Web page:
October 24, 2022
The Emerging and Pandemic Infections Consortium (EPIC) is pleased to introduce its inaugural steering committee. As Canada’s leading initiative for infectious diseases, EPIC brings together the unparalleled and diverse expertise of its members and state-of-the-art facilities to accelerate innovative and multidisciplinary research on high-risk, high-burden pathogens.
Composed of 12 members, the steering committee will advise and provide recommendations on goals, programs and partnerships to ensure that EPIC makes strides to advance the four main pillars of its mission: accelerating transformative research, expanding training & talent development, facilitating knowledge translation and supporting specialized infrastructure. The committee will also lead the creation of a five-year strategic plan and review progress on an ongoing basis.
The members of the steering committee represent the U of T divisions and hospital partners that have come together to support EPIC: the Temerty Faculty of Medicine, Faculty of Applied Science & Engineering, Faculty of Arts and Science, Faculty of Dentistry, Institute of Biomedical Engineering, Hospital for Sick Children, Lunenfeld-Tanenbaum Research Institute, Sunnybrook Research Institute, Unity Health Toronto and University Health Network.
Each committee member will serve a two-year term ending in December 2024. Meet our steering committee members below!
John Brumell, PhD
John Brumell completed undergraduate studies at Western University and his PhD in biochemistry at the University of Toronto in 1997. His postdoctoral studies were at Mt. Sinai Hospital and the University of British Columbia. In 2002, Brumell returned to Toronto where he established a laboratory at the Hospital for Sick Children. He is now program head of the cell biology program and a co-director of the SickKids Inflammatory Bowel Disease Centre. In 2014, Brumell was awarded the Pitblado Chair in Cell Biology. His research examines host-pathogen interactions and how defects in these interactions can impact the development of chronic diseases such as inflammatory bowel disease and arthritis.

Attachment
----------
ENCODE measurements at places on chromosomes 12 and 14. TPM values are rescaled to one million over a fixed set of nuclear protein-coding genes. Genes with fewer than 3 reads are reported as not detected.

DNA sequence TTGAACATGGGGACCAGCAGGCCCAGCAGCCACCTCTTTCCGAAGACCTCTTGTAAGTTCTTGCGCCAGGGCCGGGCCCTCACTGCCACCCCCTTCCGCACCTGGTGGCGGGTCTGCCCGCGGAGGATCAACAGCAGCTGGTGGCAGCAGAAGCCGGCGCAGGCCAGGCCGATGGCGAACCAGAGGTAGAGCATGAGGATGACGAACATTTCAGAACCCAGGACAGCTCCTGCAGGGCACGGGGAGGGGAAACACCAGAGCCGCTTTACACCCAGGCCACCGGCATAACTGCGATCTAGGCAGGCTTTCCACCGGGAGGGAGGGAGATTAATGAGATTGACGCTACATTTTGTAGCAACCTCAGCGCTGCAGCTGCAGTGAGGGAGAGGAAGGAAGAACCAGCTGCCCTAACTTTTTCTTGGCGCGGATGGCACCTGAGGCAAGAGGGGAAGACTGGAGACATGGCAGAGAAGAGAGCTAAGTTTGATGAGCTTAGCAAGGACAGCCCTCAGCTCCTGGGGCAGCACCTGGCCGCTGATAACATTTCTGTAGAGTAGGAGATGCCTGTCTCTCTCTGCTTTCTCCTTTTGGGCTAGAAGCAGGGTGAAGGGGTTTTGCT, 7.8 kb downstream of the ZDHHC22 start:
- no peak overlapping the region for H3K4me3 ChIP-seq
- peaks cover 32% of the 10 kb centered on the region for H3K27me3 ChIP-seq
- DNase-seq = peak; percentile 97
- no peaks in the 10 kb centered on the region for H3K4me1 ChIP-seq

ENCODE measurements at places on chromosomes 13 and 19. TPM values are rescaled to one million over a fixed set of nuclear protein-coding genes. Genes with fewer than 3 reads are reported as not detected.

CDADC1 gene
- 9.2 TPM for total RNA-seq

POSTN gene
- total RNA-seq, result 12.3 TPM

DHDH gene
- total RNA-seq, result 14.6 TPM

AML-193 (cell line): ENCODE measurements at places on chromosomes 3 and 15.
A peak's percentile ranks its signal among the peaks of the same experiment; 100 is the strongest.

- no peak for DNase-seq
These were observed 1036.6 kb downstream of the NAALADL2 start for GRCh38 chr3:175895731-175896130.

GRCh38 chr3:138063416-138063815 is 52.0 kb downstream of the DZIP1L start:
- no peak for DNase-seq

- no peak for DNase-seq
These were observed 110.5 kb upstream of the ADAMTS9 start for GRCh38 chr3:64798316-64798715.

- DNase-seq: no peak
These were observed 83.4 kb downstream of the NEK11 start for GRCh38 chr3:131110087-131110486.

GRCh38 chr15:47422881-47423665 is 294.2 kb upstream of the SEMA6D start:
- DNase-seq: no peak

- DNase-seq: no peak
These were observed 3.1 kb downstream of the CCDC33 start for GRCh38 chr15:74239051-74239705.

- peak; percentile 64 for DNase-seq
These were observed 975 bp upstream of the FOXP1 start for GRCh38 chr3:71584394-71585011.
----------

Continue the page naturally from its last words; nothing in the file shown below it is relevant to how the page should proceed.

Warren Chan, PhD
Warren Chan is currently a professor and head of the Institute of Biomedical Engineering at the University of Toronto. He holds the Canada Research Chair in Nanoengineering. He completed his B.Sc. from the University of Illinois in 1996, PhD from Indiana University in 2001 and postdoctoral training at the University of California San Diego. The Chan lab develops nanotechnology for diagnosing and treating cancer and infectious diseases. Some of his awards include the E.W.R. Steacie Memorial Fellowship (NSERC), Kabiller Young Investigator Award in Nanomedicine (Northwestern University), Rank Prize Fund Award in Optoelectronics (England) and Dennis Gabor Award (Hungary). He is currently an Executive Editor of ACS Nano.
Jen Gommerman, PhD
Jen Gommerman received her PhD in immunology from the University of Toronto in 1998. She completed a post-doctoral fellowship at Harvard Medical School studying the complement pathway and then joined Biogen Inc. as a staff scientist in 2000. She returned to U of T as an assistant professor in the department of immunology in 2003 and was promoted to full professor in 2015. She holds a Tier 1 Canada Research Chair in Tissue Specific Immunity. Gommerman’s basic research continues to focus on how members of the TNF superfamily of molecules regulate immunity and autoimmunity. Her team has uncovered a novel gut-brain axis that regulates neuroinflammation. Gommerman has been examining the role of B lymphocytes in multiple sclerosis. More recently she has been studying the antibody response to SARS-CoV-2 in patients with COVID-19.